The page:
Indeed, the Holocaust sprang from a predominantly Christian part of the world. Many who declared Jesus as “Lord and Savior” were personally involved in the atrocities.

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Auschwitz I, 2012

In reflecting on this painful history, it has been important for me to acknowledge that many of the same forces that allowed the Holocaust continue to exert themselves today – including in the Christian Church and in myself. For example, the indifference to diverse others’ suffering often showed by Christians during the Holocaust remains evident.

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Improving the Experience of Online Education

Despite their surge in popularity, many harbor deep reservations about the quality of online courses. There are several possible reasons for this, but perhaps most fundamentally are serious concerns about the experience of online students. In particular, many ask: can online courses provide the kind of experience crucial for students to develop critical thinking, curiosity, and creativity, consistent with the highest ideals of liberal arts education?

I have taught online for several years, and I have struggled with this question as well. However, new thinking and research convinces me that all courses – including those online – have the potential to elicit powerful emotions that can inspire long-term knowledge creation.

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Parenting “Big Picture” Kids

In his classic, “The 7 Habits of Highly Effective People,” Stephen Covey encouraged individuals to “begin with the end in mind.” As a parent, I find this advice invaluable, as there are so many “ends” and methods of parenting available. Of course, there are many aspects of my kids’ development and behavior beyond my control. Still, to the extent I have any influence, it would seem best to channel it toward my deepest dreams for them.

So, what do I really want for my kids?

Many things, actually. But, what if I were to narrow down my dreams for my kids to a few? What is most important?

In this post, I want to reflect on the insights of a particularly intriguing parenting book called “Never Say No: Raising Big-Picture Kids,” by Mark and Jan Foreman (parents of Jon and Tim Foreman of the popular band “Switchfoot”).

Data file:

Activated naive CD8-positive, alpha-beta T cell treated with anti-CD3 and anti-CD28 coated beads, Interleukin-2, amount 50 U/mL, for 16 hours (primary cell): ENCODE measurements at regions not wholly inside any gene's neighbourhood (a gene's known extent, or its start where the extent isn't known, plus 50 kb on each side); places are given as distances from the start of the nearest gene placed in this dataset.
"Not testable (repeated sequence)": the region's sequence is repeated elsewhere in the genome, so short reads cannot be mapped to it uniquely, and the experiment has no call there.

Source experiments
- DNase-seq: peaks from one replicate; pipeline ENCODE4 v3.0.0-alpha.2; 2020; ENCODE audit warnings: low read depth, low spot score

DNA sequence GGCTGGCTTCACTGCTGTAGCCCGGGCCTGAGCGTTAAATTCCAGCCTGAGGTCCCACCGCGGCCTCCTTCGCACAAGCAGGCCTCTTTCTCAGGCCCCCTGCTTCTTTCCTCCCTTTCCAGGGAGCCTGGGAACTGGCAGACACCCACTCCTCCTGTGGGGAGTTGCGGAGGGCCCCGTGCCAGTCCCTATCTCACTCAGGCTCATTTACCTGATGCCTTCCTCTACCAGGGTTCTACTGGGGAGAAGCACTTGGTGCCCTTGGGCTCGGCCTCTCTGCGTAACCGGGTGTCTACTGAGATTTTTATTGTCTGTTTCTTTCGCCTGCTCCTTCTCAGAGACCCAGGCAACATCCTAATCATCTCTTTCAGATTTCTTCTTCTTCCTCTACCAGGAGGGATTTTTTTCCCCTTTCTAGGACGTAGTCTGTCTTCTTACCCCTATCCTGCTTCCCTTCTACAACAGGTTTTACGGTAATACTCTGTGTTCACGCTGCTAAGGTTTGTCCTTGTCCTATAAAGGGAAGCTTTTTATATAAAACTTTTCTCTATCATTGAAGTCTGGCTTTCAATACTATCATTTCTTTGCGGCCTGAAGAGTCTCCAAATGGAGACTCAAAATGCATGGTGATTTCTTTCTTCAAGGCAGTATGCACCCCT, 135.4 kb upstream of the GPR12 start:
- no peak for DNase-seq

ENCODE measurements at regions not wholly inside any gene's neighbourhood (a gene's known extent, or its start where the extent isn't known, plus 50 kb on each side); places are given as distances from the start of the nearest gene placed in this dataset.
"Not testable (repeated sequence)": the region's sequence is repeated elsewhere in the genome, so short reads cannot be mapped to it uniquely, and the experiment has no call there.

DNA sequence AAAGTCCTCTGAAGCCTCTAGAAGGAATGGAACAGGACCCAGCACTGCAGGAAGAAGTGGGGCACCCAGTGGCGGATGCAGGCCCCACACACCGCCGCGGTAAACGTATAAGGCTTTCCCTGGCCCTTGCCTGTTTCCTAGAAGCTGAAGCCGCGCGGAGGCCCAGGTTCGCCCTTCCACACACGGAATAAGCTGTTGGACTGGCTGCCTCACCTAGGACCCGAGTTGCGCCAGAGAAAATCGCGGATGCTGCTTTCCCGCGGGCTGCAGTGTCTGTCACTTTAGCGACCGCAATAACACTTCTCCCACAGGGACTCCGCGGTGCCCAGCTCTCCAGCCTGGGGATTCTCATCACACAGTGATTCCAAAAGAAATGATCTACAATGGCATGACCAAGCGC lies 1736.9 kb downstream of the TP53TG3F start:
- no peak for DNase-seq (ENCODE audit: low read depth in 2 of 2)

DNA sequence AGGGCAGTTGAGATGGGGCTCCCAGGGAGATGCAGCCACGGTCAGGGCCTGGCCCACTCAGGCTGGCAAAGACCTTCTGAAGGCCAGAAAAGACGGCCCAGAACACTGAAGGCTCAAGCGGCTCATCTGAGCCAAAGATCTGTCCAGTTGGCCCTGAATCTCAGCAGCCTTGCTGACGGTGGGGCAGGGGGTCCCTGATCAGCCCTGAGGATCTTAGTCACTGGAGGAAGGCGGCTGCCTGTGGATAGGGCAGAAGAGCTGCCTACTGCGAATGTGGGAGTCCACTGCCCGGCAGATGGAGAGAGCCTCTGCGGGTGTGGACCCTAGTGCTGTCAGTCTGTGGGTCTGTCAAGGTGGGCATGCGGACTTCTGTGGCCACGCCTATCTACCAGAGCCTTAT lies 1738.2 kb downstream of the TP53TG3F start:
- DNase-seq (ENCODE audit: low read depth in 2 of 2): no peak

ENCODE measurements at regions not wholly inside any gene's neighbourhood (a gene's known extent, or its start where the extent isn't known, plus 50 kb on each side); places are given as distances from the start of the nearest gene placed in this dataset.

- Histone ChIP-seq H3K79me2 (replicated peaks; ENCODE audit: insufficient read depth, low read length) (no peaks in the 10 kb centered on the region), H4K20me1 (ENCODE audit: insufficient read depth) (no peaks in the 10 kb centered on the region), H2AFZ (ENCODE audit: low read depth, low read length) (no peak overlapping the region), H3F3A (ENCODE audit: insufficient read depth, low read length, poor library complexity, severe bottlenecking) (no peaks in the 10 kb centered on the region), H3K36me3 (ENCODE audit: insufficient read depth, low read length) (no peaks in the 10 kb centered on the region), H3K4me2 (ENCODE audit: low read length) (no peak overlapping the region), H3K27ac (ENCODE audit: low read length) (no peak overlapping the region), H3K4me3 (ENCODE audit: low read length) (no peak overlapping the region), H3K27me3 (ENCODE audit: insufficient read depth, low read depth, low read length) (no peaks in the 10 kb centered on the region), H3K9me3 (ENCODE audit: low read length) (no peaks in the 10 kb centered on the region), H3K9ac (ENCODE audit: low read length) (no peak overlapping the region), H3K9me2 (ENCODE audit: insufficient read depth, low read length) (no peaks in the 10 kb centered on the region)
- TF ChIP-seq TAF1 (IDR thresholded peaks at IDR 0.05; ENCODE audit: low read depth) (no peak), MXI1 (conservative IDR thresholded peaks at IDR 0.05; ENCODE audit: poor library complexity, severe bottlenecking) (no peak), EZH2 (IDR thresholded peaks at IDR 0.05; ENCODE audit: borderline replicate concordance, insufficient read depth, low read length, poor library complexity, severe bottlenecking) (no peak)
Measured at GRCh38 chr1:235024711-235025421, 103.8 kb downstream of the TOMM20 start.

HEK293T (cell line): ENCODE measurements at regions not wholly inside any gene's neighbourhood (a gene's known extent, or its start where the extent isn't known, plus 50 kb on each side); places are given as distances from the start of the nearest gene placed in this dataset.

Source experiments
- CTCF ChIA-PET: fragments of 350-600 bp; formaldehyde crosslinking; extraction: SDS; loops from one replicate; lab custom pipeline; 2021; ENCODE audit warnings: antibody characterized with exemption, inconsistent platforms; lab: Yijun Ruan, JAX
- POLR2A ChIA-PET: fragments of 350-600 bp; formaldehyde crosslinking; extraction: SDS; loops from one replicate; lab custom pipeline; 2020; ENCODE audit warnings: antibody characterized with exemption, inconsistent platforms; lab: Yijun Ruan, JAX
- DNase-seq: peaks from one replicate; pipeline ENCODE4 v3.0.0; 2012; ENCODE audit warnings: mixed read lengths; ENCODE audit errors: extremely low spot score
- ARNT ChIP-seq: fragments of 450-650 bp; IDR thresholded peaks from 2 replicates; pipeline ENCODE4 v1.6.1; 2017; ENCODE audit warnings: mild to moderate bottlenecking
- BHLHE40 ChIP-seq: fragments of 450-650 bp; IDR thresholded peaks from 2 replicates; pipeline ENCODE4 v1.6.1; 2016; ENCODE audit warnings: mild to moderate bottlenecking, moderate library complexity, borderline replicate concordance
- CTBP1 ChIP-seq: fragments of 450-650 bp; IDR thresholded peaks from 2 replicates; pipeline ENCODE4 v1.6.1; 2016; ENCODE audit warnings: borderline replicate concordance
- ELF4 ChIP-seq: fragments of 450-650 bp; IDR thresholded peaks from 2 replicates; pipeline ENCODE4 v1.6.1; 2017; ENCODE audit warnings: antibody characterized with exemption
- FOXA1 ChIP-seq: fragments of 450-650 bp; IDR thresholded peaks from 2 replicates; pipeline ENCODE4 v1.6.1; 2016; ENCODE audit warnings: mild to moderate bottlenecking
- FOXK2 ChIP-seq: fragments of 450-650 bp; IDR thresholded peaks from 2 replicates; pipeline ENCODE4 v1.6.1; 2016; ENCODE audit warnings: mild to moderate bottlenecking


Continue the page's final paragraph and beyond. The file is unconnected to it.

According to the Foremans, the goal of parenting is not to keep a child safe (a goal that often seems most evident in my sometimes anxious parenting behavior). Rather, the goal of parenting, as stated by the Foremans, is to nurture “a big-picture child who loves well.” In other words, parenting ultimately prepares kids to contribute their gifts to a world in need. This positive frame of reference resonates with me as I think through what I’m trying to do as a parent.

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7 Reasons for a More Awesome Life

“The most beautiful thing we can experience is the mysterious… He to whom this emotion is a stranger, who can no longer pause to wonder and stand rapt in awe, is as good as dead.” — Albert Einstein

Einstein suggests that awe, or wonder, may provide one of the richest experiences available to human beings. It is so elusive and complex that only in the past decade or so have psychological scientists started to study it seriously. Within the past few years, however, the research has made significant progress.

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Kate Romero | Pexels

Part of the difficulty with awe is defining it. The clearest description that I have seen is from leading positive psychologist Barbara Fredrickson in her book “Positivity:”

“[A]we happens when you come across goodness on a grand scale. You literally feel overwhelmed by greatness. By comparison, you feel small and humble. Awe makes you stop in your tracks. You are momentarily transfixed. Boundaries melt away and you feel part of something larger than yourself. Mentally, you’re challenged to absorb and accommodate the sheer scale of what you’ve encountered… Although a form of positivity, awe at times sits so close to the edge of safety that we get a whiff of negativity as well. Awe mixes with fear… Awe, like gratitude and inspiration, is a self-transcendent emotion.”

Following are 7 recent studies that indicate something important about the experience of awe and its effects. I tend to favor experimental studies because they show a clearer cause and effect relationship.